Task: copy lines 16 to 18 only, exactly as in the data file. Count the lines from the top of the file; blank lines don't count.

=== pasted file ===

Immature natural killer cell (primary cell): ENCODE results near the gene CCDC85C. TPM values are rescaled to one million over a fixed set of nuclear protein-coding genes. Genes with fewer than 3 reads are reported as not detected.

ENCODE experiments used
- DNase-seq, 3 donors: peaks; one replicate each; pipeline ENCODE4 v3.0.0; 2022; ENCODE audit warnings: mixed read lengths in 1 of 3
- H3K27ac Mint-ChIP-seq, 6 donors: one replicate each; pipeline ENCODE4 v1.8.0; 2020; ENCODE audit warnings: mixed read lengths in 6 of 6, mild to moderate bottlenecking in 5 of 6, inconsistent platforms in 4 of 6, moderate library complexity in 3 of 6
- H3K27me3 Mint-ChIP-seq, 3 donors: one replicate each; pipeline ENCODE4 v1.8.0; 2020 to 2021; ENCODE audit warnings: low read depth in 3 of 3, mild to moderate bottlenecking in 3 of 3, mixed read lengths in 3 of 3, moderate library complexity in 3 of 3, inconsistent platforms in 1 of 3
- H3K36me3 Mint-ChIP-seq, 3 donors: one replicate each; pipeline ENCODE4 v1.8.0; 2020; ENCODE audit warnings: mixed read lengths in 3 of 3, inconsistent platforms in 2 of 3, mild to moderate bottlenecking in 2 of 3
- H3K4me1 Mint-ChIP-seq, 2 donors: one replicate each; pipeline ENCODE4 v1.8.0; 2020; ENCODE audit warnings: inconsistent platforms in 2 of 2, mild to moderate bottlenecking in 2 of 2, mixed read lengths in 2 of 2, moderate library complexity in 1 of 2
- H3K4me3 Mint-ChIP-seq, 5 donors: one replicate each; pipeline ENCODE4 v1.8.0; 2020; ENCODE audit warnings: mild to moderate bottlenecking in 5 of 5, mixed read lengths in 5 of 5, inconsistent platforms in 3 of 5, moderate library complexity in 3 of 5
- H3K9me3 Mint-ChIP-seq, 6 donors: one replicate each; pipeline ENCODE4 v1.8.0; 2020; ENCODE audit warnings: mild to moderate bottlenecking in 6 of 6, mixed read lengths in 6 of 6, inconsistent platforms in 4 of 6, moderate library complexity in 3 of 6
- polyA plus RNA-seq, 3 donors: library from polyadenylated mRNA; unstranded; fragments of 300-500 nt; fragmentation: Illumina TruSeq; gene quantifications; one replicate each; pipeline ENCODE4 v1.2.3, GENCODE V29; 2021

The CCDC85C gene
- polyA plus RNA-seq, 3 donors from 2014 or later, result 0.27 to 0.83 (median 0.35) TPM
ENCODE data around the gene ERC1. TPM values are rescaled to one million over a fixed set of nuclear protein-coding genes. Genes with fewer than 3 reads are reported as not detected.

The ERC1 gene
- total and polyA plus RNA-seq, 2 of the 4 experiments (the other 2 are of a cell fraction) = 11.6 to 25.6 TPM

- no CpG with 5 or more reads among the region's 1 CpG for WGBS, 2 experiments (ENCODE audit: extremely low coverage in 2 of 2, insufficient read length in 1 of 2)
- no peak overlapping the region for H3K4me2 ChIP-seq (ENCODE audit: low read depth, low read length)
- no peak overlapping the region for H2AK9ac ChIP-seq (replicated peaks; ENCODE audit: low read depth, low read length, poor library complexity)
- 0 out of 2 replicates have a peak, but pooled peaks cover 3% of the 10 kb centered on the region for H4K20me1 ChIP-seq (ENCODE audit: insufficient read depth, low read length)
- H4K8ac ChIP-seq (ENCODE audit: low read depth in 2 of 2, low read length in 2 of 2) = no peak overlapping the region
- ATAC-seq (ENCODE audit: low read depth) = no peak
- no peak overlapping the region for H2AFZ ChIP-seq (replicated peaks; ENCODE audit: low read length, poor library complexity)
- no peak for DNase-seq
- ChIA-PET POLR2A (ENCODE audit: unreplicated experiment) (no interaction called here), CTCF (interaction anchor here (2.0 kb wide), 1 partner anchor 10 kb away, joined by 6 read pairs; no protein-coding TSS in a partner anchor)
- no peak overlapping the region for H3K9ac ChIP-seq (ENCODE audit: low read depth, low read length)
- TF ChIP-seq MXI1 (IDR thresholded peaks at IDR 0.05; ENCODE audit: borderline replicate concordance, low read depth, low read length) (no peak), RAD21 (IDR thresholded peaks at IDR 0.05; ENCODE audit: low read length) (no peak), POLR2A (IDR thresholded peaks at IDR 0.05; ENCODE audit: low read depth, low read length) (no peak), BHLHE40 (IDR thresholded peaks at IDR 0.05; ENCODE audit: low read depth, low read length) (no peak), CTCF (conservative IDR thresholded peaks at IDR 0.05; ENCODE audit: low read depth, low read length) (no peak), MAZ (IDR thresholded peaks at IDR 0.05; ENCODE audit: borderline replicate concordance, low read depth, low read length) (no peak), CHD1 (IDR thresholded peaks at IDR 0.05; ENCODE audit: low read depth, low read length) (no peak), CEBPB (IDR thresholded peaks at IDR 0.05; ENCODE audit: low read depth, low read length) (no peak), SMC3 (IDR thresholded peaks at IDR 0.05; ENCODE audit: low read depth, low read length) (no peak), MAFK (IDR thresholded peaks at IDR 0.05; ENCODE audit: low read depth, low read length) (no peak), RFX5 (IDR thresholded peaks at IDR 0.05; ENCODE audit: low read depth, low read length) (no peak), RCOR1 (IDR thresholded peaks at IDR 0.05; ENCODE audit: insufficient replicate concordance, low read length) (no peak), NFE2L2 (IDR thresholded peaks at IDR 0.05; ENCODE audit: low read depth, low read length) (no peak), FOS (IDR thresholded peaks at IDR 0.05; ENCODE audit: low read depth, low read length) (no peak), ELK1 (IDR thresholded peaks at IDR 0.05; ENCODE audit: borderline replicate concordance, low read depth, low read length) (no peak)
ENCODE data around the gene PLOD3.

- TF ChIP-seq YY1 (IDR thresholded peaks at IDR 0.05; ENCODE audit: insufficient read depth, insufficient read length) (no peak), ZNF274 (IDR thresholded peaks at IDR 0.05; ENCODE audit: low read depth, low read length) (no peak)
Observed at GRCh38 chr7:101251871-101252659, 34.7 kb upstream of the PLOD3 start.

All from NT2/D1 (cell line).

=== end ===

- no CpG with 5 or more reads among the region's 1 CpG for WGBS, 2 experiments (ENCODE audit: extremely low coverage in 2 of 2, insufficient read length in 1 of 2)
- no peak overlapping the region for H3K4me2 ChIP-seq (ENCODE audit: low read depth, low read length)
- no peak overlapping the region for H2AK9ac ChIP-seq (replicated peaks; ENCODE audit: low read depth, low read length, poor library complexity)